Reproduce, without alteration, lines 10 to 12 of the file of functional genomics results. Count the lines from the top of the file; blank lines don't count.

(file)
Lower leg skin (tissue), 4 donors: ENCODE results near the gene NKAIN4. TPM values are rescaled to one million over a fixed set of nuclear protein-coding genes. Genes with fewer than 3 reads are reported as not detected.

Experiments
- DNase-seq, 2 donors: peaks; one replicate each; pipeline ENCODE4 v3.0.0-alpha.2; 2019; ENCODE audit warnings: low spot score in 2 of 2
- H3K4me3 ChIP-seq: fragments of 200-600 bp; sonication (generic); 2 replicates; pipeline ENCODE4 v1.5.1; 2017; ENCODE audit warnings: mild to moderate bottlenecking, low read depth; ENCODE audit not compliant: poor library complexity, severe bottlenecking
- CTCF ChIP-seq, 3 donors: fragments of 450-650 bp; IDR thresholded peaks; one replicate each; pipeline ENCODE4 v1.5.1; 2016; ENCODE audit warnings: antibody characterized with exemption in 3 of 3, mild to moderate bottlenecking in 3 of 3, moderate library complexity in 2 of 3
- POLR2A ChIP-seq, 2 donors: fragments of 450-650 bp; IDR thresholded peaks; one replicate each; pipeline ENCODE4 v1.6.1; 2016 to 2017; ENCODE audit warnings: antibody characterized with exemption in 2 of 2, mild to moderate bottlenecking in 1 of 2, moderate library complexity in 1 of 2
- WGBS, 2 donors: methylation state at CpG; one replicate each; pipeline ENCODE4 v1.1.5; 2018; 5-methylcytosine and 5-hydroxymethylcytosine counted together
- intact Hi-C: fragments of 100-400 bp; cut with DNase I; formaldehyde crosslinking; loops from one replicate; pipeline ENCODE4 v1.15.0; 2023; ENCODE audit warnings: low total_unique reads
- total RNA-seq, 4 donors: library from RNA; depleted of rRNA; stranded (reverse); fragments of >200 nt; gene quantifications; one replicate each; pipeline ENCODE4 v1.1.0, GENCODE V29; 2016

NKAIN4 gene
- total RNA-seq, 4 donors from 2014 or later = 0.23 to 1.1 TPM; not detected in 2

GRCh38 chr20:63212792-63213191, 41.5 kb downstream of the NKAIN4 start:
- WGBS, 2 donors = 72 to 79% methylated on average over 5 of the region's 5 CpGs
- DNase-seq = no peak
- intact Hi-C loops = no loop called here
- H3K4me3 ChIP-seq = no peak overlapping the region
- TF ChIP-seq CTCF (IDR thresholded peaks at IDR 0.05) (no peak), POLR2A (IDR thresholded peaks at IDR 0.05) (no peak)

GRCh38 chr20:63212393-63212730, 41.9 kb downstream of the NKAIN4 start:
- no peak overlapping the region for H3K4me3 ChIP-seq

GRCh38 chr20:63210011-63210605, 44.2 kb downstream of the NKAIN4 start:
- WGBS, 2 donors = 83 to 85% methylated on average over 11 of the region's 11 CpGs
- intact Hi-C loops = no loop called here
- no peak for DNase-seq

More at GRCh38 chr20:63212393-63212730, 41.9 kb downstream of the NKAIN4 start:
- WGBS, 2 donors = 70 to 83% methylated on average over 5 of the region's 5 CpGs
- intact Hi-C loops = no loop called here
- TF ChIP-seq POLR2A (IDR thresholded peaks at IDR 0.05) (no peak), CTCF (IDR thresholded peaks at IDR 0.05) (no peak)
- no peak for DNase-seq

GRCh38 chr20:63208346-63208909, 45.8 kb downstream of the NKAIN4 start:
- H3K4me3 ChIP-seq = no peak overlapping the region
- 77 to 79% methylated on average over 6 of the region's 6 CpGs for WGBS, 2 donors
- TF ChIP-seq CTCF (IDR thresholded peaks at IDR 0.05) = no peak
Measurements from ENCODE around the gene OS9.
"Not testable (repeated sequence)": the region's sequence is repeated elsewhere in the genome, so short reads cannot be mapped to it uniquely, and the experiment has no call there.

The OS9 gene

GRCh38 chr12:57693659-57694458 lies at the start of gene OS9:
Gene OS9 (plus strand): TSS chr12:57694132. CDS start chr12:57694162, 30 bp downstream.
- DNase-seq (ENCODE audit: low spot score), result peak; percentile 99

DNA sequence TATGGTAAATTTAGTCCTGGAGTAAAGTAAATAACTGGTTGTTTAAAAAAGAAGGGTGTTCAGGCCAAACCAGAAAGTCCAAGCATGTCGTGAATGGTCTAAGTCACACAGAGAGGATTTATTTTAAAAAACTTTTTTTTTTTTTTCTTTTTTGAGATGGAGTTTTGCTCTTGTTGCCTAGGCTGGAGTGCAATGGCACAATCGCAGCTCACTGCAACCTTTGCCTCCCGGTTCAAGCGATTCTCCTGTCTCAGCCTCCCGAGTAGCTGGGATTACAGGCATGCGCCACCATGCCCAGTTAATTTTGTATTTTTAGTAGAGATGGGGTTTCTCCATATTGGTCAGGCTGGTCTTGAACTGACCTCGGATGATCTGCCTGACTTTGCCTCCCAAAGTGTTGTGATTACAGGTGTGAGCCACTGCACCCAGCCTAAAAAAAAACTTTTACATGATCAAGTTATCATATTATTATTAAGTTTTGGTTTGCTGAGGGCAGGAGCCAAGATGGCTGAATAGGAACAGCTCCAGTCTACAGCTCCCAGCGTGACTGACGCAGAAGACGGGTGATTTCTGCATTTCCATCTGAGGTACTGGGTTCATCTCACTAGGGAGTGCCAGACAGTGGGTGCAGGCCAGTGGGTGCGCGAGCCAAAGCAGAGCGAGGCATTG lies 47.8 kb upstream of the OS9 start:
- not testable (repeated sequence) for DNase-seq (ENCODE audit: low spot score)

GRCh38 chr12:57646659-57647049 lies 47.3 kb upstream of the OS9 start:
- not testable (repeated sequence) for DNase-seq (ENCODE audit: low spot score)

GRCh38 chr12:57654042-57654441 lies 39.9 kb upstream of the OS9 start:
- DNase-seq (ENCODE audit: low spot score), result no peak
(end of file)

NKAIN4 gene
- total RNA-seq, 4 donors from 2014 or later = 0.23 to 1.1 TPM; not detected in 2

GRCh38 chr20:63212792-63213191, 41.5 kb downstream of the NKAIN4 start: